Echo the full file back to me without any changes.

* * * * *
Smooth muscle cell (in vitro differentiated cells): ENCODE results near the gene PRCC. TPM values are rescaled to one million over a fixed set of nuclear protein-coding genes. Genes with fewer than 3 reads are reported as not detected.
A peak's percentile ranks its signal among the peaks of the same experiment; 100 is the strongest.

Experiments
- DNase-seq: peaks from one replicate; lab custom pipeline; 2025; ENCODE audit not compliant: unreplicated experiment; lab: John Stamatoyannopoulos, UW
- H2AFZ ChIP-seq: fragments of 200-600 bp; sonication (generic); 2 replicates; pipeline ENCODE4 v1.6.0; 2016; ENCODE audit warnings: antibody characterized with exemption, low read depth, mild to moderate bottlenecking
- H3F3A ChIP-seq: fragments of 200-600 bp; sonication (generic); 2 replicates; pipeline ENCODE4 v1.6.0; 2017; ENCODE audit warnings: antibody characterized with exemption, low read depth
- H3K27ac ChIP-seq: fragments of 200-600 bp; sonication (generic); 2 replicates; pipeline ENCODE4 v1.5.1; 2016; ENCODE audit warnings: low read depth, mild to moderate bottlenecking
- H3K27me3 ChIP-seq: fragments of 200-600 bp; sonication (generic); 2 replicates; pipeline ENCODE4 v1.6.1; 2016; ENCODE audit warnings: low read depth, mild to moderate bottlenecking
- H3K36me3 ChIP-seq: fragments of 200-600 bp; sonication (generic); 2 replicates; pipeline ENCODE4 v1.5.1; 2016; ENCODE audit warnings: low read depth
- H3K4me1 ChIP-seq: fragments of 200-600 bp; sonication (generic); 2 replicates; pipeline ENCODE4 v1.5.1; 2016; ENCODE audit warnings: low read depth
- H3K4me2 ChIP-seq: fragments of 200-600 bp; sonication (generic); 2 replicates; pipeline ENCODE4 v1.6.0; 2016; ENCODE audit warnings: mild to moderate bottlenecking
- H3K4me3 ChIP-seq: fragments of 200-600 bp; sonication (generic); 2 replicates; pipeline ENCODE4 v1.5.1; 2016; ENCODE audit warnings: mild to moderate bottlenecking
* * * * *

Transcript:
Smooth muscle cell (in vitro differentiated cells): ENCODE results near the gene PRCC. TPM values are rescaled to one million over a fixed set of nuclear protein-coding genes. Genes with fewer than 3 reads are reported as not detected.
A peak's percentile ranks its signal among the peaks of the same experiment; 100 is the strongest.

Experiments
- DNase-seq: peaks from one replicate; lab custom pipeline; 2025; ENCODE audit not compliant: unreplicated experiment; lab: John Stamatoyannopoulos, UW
- H2AFZ ChIP-seq: fragments of 200-600 bp; sonication (generic); 2 replicates; pipeline ENCODE4 v1.6.0; 2016; ENCODE audit warnings: antibody characterized with exemption, low read depth, mild to moderate bottlenecking
- H3F3A ChIP-seq: fragments of 200-600 bp; sonication (generic); 2 replicates; pipeline ENCODE4 v1.6.0; 2017; ENCODE audit warnings: antibody characterized with exemption, low read depth
- H3K27ac ChIP-seq: fragments of 200-600 bp; sonication (generic); 2 replicates; pipeline ENCODE4 v1.5.1; 2016; ENCODE audit warnings: low read depth, mild to moderate bottlenecking
- H3K27me3 ChIP-seq: fragments of 200-600 bp; sonication (generic); 2 replicates; pipeline ENCODE4 v1.6.1; 2016; ENCODE audit warnings: low read depth, mild to moderate bottlenecking
- H3K36me3 ChIP-seq: fragments of 200-600 bp; sonication (generic); 2 replicates; pipeline ENCODE4 v1.5.1; 2016; ENCODE audit warnings: low read depth
- H3K4me1 ChIP-seq: fragments of 200-600 bp; sonication (generic); 2 replicates; pipeline ENCODE4 v1.5.1; 2016; ENCODE audit warnings: low read depth
- H3K4me2 ChIP-seq: fragments of 200-600 bp; sonication (generic); 2 replicates; pipeline ENCODE4 v1.6.0; 2016; ENCODE audit warnings: mild to moderate bottlenecking
- H3K4me3 ChIP-seq: fragments of 200-600 bp; sonication (generic); 2 replicates; pipeline ENCODE4 v1.5.1; 2016; ENCODE audit warnings: mild to moderate bottlenecking